Based off that email blast that I did to my network back in December, I had one person reach out and ask to be my first customer. The great thing was that he was a client of mine from back in the agency days who I have stayed in touch with. We aren't particularly close, but I felt good about the work I did for him. Just goes to show that putting good things out there to help others will eventually come around to help you.
The funny part is that I don't actually have the backend systems set up to actually service a client right now. But I'm using that as a feature rather than a bug. I've sent my first client the onboarding sequence and asked him for feedback. Basically, I'm building what I need right as I need it and am bringing my first client along on the journey with me.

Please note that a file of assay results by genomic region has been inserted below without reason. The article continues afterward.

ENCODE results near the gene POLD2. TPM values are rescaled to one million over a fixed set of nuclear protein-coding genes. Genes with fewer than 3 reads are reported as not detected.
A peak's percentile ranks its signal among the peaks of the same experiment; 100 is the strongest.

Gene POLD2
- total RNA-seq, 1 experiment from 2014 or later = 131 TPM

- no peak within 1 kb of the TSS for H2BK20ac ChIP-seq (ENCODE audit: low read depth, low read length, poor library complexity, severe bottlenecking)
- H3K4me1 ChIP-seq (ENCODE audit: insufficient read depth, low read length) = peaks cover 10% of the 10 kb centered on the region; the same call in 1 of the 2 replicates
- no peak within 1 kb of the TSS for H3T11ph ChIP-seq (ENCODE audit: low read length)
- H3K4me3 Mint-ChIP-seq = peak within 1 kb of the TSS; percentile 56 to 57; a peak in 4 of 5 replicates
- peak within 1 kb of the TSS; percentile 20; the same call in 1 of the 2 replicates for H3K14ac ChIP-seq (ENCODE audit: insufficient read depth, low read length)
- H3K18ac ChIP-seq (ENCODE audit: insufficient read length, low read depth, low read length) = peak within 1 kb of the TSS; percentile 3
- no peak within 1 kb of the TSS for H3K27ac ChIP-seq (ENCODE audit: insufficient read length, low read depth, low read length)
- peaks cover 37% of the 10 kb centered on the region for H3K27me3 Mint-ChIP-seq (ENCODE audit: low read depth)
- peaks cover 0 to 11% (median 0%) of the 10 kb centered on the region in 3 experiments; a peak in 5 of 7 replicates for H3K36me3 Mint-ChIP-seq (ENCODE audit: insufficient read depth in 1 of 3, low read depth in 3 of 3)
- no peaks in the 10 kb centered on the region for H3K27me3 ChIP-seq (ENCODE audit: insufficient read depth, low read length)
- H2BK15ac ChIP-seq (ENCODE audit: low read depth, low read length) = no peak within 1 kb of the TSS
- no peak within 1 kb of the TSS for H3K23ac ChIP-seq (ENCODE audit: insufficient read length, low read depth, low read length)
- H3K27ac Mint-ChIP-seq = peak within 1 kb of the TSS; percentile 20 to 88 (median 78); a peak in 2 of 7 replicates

Simultaneous to all this, I decided to launch a blind recruitment process for my first employees. Offering good job opportunities to anyone who is qualified - not just those who had some kind of privilege growing up - is something that is important to me in building Donna. And frankly, it's just the right thing to do.
So I set out to learn how to build a blind recruitment process, which is actually a lot easier than I imagined. It did require changing how I thought about hiring though. Rather than asking the usual screening and background questions, I had to start thinking about what kind of traits I wanted to hire for and what behaviors would be exemplified by those traits. Then I designed some scenario-based questions that would help to identify people who fit those traits.
I won't say that it wasn't a bit of work. But it wasn't that much more than any other hiring process. If anyone else wants help designing a blind recruitment process for their projects, let me know!